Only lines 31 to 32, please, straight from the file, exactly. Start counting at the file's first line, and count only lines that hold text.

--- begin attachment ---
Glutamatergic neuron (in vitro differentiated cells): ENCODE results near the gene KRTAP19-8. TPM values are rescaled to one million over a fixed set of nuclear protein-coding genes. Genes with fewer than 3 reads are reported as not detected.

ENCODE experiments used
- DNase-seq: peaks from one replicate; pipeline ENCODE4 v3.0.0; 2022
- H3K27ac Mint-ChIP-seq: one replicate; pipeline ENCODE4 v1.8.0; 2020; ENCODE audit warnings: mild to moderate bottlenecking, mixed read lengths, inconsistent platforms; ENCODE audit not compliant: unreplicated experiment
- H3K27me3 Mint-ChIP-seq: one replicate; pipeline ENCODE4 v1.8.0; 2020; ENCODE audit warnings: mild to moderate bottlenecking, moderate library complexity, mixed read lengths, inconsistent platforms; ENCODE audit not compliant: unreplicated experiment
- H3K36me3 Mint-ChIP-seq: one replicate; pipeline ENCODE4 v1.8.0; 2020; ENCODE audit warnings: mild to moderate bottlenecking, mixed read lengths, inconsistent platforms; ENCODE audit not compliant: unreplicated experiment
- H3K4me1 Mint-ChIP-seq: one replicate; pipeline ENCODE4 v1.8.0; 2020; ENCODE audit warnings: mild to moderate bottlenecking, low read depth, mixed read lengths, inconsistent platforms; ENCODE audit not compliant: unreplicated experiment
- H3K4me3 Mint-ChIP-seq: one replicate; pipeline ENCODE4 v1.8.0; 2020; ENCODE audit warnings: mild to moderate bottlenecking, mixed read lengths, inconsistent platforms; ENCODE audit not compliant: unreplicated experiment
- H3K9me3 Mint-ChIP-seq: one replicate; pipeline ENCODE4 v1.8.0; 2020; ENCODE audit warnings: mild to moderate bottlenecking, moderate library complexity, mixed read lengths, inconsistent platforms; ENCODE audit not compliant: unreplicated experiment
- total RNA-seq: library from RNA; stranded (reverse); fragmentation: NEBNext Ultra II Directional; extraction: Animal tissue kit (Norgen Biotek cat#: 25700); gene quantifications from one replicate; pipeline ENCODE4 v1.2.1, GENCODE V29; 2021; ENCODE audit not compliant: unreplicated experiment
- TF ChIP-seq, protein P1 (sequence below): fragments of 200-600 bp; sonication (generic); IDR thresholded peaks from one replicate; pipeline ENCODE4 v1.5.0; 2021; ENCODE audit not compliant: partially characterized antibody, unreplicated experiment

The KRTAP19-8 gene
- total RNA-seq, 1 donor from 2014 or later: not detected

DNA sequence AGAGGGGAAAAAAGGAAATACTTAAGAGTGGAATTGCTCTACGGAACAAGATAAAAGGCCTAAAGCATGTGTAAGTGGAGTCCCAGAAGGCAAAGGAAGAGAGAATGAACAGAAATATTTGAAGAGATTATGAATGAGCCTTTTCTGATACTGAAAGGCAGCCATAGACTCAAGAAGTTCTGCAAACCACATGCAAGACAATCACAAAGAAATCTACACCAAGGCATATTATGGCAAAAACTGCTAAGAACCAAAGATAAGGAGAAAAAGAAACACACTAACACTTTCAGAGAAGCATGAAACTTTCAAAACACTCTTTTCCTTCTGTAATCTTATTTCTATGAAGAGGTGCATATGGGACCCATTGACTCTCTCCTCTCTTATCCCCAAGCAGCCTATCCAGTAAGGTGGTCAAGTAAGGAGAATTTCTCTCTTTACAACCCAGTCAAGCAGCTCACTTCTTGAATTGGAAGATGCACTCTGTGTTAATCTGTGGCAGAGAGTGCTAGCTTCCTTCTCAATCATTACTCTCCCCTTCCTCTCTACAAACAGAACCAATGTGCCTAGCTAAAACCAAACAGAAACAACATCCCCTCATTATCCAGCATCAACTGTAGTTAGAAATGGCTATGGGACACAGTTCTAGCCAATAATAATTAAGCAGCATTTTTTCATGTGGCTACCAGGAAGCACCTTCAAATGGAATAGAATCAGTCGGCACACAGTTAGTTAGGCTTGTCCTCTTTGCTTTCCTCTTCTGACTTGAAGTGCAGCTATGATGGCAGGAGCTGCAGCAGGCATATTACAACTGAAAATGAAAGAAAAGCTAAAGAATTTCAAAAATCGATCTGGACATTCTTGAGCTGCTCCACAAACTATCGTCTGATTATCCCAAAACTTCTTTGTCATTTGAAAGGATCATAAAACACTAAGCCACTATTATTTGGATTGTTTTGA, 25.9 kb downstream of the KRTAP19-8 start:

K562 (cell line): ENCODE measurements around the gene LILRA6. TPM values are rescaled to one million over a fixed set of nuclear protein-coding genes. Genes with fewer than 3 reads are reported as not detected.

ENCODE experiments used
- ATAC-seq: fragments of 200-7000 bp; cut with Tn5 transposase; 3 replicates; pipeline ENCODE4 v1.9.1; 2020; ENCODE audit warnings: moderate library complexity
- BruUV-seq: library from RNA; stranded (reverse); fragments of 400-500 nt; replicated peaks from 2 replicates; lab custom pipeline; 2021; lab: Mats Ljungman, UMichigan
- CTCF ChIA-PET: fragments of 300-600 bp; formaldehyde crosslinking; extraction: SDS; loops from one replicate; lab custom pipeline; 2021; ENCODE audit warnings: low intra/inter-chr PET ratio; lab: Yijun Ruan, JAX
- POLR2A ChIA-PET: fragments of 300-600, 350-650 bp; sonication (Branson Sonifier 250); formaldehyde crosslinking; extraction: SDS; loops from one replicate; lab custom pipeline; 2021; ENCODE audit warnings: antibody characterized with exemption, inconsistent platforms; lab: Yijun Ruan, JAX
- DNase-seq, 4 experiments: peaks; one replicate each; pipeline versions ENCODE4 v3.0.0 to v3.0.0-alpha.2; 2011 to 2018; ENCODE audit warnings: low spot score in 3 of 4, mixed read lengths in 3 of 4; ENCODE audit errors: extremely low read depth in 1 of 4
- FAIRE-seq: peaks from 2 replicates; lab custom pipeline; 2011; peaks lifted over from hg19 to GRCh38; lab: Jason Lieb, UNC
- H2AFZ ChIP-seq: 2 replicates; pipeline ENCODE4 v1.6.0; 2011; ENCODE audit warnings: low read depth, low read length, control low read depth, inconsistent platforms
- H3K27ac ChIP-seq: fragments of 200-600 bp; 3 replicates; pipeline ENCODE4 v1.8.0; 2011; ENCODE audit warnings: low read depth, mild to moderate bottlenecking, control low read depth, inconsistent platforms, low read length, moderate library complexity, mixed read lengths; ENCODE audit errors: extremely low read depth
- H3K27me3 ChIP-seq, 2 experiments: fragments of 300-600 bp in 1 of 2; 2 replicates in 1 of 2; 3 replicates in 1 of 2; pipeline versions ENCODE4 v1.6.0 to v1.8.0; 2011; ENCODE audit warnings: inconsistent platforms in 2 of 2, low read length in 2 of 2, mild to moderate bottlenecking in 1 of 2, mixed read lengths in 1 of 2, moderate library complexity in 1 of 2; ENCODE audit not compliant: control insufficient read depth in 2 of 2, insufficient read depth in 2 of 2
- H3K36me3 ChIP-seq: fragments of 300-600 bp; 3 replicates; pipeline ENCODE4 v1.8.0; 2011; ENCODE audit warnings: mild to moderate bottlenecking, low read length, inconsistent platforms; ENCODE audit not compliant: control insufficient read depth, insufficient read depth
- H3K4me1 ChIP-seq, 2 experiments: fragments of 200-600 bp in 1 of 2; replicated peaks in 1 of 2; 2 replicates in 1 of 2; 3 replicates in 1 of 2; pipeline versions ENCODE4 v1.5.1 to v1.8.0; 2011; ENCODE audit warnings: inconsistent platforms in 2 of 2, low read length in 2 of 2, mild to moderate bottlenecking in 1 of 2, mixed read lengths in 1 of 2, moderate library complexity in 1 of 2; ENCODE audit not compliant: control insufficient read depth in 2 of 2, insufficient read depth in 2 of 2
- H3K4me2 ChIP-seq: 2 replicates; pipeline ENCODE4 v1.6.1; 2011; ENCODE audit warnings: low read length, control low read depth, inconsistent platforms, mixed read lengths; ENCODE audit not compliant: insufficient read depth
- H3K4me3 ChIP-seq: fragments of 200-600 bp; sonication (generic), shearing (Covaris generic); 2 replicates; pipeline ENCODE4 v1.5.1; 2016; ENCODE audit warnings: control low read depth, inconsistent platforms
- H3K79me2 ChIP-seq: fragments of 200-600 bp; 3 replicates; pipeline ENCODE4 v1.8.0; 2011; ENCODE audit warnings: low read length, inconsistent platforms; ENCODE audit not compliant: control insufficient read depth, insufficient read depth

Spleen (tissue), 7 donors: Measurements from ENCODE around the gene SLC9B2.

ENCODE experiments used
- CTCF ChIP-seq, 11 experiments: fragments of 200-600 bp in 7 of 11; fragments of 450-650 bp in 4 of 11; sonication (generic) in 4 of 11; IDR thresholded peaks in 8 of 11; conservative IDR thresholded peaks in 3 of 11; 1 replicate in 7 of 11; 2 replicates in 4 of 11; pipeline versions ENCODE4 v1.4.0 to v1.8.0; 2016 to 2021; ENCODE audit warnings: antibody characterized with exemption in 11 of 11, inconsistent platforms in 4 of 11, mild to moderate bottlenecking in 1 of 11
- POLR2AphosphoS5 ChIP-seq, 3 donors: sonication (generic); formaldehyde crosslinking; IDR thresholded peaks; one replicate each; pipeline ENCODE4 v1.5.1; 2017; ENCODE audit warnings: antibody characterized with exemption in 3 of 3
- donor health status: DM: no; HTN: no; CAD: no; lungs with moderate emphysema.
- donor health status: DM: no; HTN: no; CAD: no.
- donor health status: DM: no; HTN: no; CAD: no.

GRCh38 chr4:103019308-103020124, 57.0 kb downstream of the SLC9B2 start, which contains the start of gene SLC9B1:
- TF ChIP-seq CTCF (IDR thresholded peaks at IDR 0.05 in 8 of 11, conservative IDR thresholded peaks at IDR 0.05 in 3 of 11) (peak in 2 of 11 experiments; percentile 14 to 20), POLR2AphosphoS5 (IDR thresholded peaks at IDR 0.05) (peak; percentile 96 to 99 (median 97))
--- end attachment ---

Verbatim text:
Spleen (tissue), 7 donors: Measurements from ENCODE around the gene SLC9B2.

ENCODE experiments used